Ban Ba Kan Tiang, Thailand
Jarvis Cocker had it right. Everybody hates a tourist. And no one more so than I.
After looking up some islands (Thailand has well over 300 to choose from) we decided Koh Lanta was a good next destination. It didn’t require abseiling from a helicopter to get on to it, nor was it across on the other coastline. Koh Lanta is a pair of islands connected by a shiny new bridge. Conveniently a vehicle ferry connects this conjoined pair to the mainland. Oddly the Lonely Planet mentioned “riding your motorbike” along the coast road of the southern island as a highlight of your visit. Sounds perfect. Did they know we were coming?
We should have known better. The ferry from the mainland shaped up very well. It was the first time we’d been on a boat with the bike and it was quite a scenic backdrop. We looked around for that rectangular metal thing that takes pictures and asked it nicely if it would like to work. No! No pictures for you! We waited for all the ferry traffic to leave on disembarking so that we could have a smooth run up the hill and sweep through the jungle before turning south for the bridge. It was only when we came down off the bridge we realised what we’d landed in. A massive tourist island, sprawling and hectic and filled to the cliff edges with fa-rang. It was like the bad parts of Phuket had escaped to have an even more hedonistic holiday by the beach.
It was ok though, we had anticipated some busy parts and planned to go to the far end of the island. Not many people could be bothered to go down there. Hmmmm, another oversight? There were pink-tinged fa-rang EVERYWHERE; alone on scooters, in couples on scooters, in convoy on scooters, riding tentatively, riding like locals, trying to ride like locals. It was fucking mayhem. We’d just come from a mostly deserted beach without any real vehicular traffic and now it was on, like donkey kong. Just keeping 25 km/h involved jostling and defending your road space with stares and regular usage of the mega horn.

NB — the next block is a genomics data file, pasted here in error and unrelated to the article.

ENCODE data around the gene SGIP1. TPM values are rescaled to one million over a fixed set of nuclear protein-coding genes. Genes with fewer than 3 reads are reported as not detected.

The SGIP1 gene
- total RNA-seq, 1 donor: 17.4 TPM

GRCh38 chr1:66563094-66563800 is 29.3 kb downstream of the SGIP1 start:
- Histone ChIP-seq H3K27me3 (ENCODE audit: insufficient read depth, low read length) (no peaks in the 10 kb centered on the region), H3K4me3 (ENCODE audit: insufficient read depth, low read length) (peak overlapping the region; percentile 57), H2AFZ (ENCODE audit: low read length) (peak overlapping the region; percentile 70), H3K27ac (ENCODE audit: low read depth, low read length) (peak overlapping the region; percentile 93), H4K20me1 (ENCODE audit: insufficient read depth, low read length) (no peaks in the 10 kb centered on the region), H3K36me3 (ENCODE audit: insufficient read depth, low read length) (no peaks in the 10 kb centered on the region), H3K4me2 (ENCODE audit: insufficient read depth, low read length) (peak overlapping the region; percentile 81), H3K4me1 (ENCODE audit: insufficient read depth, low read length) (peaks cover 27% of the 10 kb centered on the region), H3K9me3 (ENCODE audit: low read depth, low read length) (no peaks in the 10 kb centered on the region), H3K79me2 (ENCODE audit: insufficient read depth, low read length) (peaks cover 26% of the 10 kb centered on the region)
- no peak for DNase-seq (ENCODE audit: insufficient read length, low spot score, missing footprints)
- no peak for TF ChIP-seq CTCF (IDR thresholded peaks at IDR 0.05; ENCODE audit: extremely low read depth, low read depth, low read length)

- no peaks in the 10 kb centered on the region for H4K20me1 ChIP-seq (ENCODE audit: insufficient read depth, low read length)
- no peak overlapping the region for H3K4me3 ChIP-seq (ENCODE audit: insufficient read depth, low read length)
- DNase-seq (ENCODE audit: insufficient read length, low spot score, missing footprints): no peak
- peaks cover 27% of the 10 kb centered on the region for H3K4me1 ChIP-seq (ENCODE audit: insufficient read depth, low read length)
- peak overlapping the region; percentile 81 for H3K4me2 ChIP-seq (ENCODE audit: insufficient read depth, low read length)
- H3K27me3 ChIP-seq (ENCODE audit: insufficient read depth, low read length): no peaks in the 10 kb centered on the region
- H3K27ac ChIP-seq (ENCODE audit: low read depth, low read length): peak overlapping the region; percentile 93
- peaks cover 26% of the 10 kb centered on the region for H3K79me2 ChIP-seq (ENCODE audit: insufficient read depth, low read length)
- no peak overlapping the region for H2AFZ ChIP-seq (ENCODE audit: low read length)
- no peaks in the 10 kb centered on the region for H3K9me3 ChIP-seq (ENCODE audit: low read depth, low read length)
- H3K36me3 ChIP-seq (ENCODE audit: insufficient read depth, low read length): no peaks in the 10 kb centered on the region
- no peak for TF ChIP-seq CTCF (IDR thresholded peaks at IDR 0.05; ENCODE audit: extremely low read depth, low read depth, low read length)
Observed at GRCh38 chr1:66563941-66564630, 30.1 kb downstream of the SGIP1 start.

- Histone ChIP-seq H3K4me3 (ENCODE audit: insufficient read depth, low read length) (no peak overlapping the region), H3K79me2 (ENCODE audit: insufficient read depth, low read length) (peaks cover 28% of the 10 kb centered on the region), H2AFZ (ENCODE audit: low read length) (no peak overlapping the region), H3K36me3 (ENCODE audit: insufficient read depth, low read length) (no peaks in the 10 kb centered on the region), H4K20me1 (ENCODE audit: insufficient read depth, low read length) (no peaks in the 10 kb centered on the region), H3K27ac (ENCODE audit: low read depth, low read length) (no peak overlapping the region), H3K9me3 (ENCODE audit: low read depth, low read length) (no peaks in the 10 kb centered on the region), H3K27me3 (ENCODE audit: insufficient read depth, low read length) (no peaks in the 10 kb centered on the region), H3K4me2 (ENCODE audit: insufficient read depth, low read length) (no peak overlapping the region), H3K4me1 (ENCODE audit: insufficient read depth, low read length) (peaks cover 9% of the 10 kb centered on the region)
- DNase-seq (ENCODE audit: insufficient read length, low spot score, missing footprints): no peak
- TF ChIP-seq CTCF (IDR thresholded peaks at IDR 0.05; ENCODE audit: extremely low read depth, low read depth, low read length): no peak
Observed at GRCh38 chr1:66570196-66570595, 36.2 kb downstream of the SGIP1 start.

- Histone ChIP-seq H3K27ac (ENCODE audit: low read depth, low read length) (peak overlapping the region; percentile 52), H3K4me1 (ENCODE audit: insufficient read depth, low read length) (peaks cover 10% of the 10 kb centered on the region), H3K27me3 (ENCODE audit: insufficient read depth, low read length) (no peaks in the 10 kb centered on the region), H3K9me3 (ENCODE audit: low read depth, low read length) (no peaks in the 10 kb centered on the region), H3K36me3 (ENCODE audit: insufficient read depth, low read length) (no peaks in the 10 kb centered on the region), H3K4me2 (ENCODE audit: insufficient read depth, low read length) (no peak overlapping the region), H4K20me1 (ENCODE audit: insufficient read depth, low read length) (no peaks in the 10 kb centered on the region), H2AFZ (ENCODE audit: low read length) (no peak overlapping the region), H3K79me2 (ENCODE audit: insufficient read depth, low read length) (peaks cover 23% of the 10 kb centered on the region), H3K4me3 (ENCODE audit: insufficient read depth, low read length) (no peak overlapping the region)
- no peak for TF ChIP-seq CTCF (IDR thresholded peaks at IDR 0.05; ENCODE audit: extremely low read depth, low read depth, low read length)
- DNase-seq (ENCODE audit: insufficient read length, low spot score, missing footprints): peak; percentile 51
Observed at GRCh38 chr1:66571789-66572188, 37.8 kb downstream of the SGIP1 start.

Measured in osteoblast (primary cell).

Eventually we found a place to stay that seemed pretty nice. A beach hut with a little verandah from which we could survey the beach and sea. As we unpacked the bike and changed into our swimmers, the grey mass of sky came over the hills behind us and unleashed the rain again. There is nothing better than swimming in the rain as you can’t get much more wet. The huge droplets churned the surface from the shore all the way out to the moored catamarans as we cooled off in the shallows. The hills rumbled as the thunder rolled nearby. And nearer it came. Bobbing in the small waves we watched the lightning strike the buildings by the beach, instantaneously followed by the crack of thunder. With nothing protruding from the water surface except our heads and a yacht mast a 100 metres away, was this the best place to be in an electrical storm? Nickiy thought not. I wasn’t sure. So we took shelter in a highly flammable bamboo hut instead.
The best part about our hut was that we could enjoy all the local entertainment without leaving our bed. After a few days of listening to midnight acoustic singalongs at the adjacent beach bar and paying twice the price for everything, we tired of the Koh Lanta scene and made a run for Krabi town, just up the coast.